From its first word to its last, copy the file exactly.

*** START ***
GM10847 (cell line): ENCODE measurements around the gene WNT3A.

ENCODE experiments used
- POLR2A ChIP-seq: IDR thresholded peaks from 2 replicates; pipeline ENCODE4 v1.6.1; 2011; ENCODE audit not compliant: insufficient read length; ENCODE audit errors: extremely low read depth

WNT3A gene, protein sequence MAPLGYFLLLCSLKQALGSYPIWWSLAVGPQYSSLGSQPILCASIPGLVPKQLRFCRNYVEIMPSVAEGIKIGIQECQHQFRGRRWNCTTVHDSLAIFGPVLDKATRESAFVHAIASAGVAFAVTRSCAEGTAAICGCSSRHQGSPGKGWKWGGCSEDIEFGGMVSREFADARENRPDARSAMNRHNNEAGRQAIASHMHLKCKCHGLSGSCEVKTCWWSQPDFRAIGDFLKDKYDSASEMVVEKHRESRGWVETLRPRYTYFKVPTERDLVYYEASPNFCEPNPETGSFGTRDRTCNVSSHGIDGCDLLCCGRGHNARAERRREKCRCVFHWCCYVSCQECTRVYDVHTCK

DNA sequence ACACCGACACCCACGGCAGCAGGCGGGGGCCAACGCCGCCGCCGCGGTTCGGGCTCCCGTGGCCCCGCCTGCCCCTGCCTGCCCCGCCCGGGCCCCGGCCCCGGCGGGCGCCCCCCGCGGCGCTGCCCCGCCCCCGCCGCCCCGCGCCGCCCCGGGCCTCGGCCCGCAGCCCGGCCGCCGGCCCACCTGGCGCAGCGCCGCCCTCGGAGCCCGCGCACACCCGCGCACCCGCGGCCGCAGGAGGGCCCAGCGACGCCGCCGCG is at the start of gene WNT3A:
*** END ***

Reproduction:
GM10847 (cell line): ENCODE measurements around the gene WNT3A.

ENCODE experiments used
- POLR2A ChIP-seq: IDR thresholded peaks from 2 replicates; pipeline ENCODE4 v1.6.1; 2011; ENCODE audit not compliant: insufficient read length; ENCODE audit errors: extremely low read depth

WNT3A gene, protein sequence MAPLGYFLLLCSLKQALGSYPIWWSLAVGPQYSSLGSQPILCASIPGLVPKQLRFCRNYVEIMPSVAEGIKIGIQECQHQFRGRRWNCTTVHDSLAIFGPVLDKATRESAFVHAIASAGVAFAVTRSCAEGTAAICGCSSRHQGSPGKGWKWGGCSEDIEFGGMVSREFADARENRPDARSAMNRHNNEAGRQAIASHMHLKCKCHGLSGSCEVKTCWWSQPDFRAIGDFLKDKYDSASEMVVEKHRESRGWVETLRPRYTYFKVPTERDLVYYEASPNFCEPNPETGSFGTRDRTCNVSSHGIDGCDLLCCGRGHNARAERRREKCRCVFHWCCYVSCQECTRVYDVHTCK

DNA sequence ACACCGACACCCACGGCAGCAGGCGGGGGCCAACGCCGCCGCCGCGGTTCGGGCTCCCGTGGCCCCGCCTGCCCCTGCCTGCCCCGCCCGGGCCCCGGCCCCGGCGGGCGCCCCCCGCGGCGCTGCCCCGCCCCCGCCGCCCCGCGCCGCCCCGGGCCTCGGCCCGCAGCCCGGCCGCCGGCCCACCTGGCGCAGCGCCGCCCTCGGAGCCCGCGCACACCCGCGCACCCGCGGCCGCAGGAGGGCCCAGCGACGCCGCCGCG is at the start of gene WNT3A: